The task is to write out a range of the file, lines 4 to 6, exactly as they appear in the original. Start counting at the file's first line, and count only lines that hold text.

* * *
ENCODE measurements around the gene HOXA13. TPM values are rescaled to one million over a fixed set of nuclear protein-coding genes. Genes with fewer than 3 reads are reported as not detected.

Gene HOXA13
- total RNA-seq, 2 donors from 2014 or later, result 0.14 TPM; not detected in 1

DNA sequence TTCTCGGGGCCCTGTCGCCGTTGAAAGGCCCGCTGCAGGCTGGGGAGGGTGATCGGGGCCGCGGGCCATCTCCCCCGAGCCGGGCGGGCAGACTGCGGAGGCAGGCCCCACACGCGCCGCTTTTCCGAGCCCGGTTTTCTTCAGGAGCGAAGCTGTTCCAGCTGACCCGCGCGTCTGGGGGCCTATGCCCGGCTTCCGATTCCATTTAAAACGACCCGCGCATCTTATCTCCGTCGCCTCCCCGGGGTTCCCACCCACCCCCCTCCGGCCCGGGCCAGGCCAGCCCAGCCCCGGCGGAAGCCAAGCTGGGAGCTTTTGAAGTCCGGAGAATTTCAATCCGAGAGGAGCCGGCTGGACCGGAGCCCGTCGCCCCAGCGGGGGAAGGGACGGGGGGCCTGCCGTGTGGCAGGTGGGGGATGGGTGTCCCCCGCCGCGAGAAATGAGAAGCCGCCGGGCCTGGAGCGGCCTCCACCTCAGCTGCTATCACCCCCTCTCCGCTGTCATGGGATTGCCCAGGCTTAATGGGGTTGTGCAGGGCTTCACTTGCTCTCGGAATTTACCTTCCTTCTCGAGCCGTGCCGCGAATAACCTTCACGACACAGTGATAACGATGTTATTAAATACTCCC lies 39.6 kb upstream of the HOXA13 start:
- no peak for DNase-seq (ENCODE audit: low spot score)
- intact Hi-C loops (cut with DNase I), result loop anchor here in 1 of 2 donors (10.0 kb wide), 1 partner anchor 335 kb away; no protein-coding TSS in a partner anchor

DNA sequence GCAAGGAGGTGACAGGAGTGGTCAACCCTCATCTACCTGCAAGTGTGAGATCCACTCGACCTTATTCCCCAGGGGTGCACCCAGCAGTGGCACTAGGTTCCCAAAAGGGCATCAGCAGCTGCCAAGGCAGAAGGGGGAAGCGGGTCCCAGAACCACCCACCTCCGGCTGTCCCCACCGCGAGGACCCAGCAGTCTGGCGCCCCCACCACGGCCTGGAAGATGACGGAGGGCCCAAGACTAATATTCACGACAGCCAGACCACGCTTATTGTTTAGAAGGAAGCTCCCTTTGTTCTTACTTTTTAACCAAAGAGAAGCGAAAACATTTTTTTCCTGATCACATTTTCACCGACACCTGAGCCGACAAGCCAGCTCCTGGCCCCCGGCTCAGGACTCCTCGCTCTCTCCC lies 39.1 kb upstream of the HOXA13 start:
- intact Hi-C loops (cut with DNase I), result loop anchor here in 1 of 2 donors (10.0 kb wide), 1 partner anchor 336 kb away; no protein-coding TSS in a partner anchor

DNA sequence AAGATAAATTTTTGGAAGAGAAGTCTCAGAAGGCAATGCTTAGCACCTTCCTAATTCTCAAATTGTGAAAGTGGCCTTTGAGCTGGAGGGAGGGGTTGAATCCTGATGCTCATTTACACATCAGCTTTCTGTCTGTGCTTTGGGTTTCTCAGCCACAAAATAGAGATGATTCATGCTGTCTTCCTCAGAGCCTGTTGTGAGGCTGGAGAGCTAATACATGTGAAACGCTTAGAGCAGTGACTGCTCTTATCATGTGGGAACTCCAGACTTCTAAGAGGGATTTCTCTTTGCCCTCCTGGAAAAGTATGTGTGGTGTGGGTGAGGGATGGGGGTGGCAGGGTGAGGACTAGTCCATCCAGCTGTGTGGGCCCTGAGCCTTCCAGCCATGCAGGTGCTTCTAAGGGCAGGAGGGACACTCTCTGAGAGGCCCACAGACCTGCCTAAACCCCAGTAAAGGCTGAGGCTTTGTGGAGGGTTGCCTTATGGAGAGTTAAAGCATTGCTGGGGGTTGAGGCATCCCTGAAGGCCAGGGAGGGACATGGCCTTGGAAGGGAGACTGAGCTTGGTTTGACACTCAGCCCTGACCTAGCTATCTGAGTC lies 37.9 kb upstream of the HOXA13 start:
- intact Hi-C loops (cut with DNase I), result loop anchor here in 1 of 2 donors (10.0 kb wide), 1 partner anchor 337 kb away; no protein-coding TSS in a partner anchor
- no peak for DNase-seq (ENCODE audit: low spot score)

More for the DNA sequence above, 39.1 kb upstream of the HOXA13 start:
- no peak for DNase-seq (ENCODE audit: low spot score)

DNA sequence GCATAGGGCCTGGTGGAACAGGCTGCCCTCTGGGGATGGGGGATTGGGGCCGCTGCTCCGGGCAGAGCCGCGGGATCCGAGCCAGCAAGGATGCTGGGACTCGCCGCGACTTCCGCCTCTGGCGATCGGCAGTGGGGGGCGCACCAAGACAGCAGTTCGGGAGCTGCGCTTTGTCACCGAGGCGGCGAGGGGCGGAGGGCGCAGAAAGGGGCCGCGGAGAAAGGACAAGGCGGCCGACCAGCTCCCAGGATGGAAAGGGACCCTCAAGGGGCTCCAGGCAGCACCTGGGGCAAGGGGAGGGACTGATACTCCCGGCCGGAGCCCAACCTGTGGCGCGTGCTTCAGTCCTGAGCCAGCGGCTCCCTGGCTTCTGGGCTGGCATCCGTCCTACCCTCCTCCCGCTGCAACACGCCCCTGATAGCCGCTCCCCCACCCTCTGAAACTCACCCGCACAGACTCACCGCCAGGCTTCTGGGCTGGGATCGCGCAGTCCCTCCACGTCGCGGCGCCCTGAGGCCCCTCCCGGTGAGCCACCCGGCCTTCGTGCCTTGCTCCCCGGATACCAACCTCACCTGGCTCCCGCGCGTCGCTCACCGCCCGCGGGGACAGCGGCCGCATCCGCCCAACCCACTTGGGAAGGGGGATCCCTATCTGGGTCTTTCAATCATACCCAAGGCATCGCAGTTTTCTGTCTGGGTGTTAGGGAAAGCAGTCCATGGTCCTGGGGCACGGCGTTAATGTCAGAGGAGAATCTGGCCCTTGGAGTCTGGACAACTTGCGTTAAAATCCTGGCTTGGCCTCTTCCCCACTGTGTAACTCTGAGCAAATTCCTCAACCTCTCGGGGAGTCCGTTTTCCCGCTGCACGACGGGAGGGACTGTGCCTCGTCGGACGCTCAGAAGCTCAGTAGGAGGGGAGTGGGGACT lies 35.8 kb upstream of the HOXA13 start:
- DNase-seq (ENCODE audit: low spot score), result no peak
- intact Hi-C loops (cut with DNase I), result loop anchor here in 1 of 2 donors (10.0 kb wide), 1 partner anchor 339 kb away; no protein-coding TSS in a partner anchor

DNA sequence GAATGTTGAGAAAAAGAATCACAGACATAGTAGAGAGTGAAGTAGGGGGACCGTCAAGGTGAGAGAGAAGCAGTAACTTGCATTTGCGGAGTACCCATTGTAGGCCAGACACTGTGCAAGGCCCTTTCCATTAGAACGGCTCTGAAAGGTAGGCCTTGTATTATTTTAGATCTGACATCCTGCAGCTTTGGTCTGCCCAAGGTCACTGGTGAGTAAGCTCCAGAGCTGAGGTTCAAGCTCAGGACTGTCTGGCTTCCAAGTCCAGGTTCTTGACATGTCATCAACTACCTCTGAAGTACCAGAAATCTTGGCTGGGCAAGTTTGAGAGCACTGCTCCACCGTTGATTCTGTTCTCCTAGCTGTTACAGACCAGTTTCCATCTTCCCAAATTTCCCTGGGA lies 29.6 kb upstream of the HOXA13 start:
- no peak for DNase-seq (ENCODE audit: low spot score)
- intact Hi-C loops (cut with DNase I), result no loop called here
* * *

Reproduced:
DNA sequence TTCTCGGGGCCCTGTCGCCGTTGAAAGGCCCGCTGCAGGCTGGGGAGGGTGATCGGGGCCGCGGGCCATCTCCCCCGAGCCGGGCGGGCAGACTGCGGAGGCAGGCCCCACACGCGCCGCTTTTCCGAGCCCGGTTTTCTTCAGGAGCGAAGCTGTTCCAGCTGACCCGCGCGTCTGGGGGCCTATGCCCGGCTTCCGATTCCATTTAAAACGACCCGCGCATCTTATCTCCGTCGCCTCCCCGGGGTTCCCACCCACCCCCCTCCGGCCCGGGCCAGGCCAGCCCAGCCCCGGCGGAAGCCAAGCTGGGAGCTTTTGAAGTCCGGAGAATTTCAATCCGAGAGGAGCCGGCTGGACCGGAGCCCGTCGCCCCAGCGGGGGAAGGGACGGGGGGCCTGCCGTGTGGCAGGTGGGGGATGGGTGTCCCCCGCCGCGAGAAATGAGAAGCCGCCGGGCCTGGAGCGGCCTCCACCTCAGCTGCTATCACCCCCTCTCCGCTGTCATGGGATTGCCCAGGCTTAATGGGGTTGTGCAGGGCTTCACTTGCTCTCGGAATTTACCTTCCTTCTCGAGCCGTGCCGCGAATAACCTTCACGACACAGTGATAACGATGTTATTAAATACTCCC lies 39.6 kb upstream of the HOXA13 start:
- no peak for DNase-seq (ENCODE audit: low spot score)
- intact Hi-C loops (cut with DNase I), result loop anchor here in 1 of 2 donors (10.0 kb wide), 1 partner anchor 335 kb away; no protein-coding TSS in a partner anchor